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Search Results Results 1-10 of 86

S. Cyril Alexander v. Union of India [India] [June 22, 2016]

Cyril Alexander, a tobacco control advocate, filed a public interest lawsuit requesting that the government exclude tobacco companies from the corporate social responsibility (csr) requirements mandated by Indian law in order to prevent the companies from earning goodwill. The court directed the government to determine how tobacco companies can best meet their csr obligations and to take appropriate action within four months of the decision. Not satisfied that the government had undertaken the court's requested actions, Mr. Alexander filed a contempt petition. The court dismissed the petition on the basis that a May 2016 government circular clarifies that tobacco industry csr shall not contravene India's omnibus tobacco control law. Although Mr. Alexander maintained that his request seeks a general prohibition on tobacco industry csr, the court held that such a request cannot be the subject matter of the contempt petition. 

Black v. Secretary of State for Justice [United Kingdom] [March 08, 2016]

A prisoner claimed that smoking should be prohibited inside a state-run prison. The lower court ruled that the national law prohibiting smoking in workplaces also applied to prisons, including state prisons. The Secretary of State for Justice appealed the decision. The appeals court found that the state is not bound by the national law prohibiting smoking in the workplace. Therefore, the prison is not required to implement the smoking ban.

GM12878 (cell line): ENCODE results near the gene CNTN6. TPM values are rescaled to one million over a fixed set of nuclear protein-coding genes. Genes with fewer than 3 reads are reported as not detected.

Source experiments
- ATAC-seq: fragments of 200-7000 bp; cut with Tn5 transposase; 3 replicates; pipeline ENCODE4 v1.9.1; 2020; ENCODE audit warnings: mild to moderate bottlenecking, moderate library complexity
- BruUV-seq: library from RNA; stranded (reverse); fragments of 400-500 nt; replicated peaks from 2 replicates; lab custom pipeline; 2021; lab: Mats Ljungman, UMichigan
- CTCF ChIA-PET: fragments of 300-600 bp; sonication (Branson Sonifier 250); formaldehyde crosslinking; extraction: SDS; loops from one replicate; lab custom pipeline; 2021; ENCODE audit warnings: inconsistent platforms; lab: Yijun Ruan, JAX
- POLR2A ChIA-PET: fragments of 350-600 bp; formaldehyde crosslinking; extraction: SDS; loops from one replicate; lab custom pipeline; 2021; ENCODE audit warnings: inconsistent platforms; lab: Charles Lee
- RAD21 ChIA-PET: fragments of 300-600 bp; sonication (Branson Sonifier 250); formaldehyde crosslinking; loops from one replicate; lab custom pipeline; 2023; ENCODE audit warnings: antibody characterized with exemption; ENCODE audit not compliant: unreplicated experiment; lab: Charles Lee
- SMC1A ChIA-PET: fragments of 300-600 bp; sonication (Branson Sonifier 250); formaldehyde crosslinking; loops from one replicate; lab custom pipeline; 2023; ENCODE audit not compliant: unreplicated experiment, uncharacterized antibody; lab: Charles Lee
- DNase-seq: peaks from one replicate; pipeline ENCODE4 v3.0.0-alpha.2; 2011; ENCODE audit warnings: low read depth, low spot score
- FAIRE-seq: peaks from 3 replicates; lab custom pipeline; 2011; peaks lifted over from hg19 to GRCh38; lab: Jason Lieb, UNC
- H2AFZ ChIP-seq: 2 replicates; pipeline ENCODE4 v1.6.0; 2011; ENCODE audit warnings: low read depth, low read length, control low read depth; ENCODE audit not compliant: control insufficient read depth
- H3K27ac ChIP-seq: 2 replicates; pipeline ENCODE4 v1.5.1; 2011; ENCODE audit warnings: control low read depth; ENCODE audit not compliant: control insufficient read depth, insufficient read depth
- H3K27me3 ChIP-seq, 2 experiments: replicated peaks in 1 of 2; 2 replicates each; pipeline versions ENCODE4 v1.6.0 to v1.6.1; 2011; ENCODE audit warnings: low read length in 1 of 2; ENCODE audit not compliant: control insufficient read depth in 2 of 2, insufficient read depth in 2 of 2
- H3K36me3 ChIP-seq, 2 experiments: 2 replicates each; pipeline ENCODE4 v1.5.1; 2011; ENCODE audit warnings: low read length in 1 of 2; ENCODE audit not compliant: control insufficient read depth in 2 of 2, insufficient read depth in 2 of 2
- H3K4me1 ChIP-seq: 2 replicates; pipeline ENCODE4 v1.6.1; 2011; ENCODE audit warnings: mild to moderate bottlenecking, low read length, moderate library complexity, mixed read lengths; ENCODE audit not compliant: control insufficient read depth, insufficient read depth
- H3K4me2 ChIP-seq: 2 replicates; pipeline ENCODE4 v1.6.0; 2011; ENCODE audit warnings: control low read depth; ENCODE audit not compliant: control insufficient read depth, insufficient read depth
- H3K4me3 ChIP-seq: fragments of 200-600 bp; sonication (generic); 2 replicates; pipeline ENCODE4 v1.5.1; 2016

Youth Smoking Prevention Foundation v. Netherlands [Netherlands] [November 09, 2015]

A non-governmental organization sued the Dutch government for violating Article 5.3 of the WHO Framework Convention on Tobacco Control (FCTC). Article 5.3 of the FCTC requires Parties to the Convention to protect tobacco control policies from the commercial and vested interests of the tobacco industry.  The court ruled that the NGO cannot require the Dutch government to take action in furtherance of Article 5.3 because the Article does not have a direct effect on the Dutch government. Additionally, the court found that Article 5.3’s requirements are not sufficiently clear. However, as a result of the lawsuit, the government created a document clarifying how it will implement Article 5.3. 

Recommendation of the European Ombudsman in the inquiry into complaint 852/2014/LP against the European Commission regarding its compliance with the Tobacco Control Convention [European Union] [October 01, 2015]

A non-governmental organization (NGO) complained that the European Commission was violating the Framework Convention on Tobacco Control, which requires parties to protect against commercial and other vested interests of tobacco companies. The European Ombudsman agreed with the NGO that the European Commission’s policies did not provide sufficient transparency about its meetings with tobacco industry representatives. The Ombudsman recommended that the Commission put into place a policy—similar to the policy currently in place by the Directorate General for Health and Food Safety—that requires online publication of all meetings with tobacco industry representatives and publication of the minutes from those meetings. 

Rahul Joshi v. Union of India [India] [July 28, 2015]